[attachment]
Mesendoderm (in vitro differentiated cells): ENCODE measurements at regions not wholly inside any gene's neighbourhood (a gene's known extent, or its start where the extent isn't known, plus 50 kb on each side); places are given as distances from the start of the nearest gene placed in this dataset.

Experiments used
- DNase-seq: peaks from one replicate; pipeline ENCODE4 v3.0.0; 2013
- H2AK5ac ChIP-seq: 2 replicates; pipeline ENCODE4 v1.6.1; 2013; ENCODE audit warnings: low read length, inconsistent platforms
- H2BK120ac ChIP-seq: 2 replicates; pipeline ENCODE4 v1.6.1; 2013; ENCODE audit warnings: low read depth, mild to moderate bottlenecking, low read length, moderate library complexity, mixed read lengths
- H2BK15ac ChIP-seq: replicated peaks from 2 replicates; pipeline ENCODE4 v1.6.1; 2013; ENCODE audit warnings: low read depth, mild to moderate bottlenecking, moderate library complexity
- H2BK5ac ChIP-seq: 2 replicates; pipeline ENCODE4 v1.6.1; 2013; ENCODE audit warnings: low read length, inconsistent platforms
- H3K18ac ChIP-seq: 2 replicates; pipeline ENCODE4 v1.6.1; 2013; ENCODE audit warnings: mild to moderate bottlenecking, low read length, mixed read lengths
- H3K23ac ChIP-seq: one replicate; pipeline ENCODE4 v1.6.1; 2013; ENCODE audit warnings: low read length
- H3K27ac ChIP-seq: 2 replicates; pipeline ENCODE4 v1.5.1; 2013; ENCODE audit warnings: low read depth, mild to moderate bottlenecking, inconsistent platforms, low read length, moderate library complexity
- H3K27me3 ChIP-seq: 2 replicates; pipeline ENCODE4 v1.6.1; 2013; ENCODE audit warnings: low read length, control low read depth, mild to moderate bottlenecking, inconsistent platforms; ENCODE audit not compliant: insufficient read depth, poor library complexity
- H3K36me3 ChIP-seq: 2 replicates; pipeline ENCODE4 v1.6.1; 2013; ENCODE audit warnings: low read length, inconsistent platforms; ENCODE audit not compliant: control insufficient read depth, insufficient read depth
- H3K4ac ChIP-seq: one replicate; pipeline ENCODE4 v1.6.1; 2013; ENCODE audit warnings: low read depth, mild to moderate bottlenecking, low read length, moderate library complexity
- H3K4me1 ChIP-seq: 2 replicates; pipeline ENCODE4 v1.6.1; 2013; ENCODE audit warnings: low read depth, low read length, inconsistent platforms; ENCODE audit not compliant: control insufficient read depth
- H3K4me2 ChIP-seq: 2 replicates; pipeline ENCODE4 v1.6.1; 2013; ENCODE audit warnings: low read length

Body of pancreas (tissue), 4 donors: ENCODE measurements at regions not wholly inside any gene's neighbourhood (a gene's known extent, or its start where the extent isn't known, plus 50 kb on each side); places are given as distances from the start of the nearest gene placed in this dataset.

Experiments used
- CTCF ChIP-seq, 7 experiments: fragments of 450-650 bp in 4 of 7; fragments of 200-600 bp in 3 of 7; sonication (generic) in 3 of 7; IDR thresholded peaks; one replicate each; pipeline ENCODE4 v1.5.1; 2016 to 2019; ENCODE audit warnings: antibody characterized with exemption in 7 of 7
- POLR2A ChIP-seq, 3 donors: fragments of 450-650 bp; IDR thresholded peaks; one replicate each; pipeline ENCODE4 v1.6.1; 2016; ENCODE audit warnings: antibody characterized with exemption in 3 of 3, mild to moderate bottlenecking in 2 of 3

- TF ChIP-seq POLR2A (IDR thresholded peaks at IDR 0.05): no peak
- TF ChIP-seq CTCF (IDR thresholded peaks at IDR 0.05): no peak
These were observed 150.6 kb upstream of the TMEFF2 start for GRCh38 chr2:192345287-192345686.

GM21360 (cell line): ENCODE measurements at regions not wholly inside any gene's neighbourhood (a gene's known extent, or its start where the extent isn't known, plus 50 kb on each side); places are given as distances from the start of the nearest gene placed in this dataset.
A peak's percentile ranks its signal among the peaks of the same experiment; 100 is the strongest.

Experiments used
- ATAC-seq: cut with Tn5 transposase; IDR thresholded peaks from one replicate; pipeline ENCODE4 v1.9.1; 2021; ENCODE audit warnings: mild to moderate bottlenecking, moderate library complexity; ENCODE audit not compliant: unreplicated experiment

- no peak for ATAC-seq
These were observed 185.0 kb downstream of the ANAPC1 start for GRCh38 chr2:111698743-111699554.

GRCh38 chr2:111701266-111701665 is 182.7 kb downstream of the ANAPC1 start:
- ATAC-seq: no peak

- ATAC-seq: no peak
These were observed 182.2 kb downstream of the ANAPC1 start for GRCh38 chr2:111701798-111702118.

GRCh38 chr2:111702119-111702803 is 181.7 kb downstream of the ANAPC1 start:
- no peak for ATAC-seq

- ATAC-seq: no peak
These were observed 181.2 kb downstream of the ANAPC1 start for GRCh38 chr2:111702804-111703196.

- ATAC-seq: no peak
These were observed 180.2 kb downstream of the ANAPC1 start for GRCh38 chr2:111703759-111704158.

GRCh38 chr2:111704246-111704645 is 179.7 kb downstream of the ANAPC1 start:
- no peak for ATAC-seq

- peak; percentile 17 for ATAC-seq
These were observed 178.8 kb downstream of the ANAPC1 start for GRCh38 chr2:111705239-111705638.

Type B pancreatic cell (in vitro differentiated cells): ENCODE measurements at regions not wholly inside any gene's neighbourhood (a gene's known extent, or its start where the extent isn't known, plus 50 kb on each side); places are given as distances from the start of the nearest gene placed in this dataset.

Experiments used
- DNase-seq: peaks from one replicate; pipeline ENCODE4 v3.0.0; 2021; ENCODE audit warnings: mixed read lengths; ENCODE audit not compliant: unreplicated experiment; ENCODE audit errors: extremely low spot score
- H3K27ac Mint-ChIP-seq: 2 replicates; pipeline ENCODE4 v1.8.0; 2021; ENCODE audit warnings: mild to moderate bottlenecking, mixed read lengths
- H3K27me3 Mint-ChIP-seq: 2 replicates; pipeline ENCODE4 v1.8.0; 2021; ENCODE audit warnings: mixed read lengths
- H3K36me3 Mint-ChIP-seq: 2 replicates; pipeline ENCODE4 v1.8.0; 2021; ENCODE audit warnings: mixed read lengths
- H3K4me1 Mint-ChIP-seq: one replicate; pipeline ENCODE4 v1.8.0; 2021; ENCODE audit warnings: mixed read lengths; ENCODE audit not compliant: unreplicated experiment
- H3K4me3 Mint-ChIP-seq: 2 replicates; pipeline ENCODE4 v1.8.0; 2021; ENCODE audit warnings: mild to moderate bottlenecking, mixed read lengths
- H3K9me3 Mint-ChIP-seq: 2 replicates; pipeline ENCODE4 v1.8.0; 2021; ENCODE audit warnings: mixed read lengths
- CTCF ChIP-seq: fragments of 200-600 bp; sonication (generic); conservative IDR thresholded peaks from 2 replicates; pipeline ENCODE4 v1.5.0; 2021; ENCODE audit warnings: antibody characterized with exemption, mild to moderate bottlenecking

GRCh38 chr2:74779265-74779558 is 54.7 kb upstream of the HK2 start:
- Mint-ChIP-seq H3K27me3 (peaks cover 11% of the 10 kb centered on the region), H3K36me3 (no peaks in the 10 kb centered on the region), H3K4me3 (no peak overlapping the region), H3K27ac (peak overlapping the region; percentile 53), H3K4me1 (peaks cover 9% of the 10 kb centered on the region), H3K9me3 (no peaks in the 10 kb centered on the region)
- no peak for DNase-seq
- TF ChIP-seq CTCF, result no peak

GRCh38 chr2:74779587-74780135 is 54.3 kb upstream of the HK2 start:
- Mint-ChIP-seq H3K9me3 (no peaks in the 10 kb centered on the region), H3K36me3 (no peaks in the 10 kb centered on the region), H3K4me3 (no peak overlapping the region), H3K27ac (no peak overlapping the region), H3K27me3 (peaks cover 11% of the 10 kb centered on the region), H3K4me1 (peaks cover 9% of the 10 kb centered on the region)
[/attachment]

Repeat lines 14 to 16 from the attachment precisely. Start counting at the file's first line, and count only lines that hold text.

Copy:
- H3K4me1 ChIP-seq: 2 replicates; pipeline ENCODE4 v1.6.1; 2013; ENCODE audit warnings: low read depth, low read length, inconsistent platforms; ENCODE audit not compliant: control insufficient read depth
- H3K4me2 ChIP-seq: 2 replicates; pipeline ENCODE4 v1.6.1; 2013; ENCODE audit warnings: low read length

Body of pancreas (tissue), 4 donors: ENCODE measurements at regions not wholly inside any gene's neighbourhood (a gene's known extent, or its start where the extent isn't known, plus 50 kb on each side); places are given as distances from the start of the nearest gene placed in this dataset.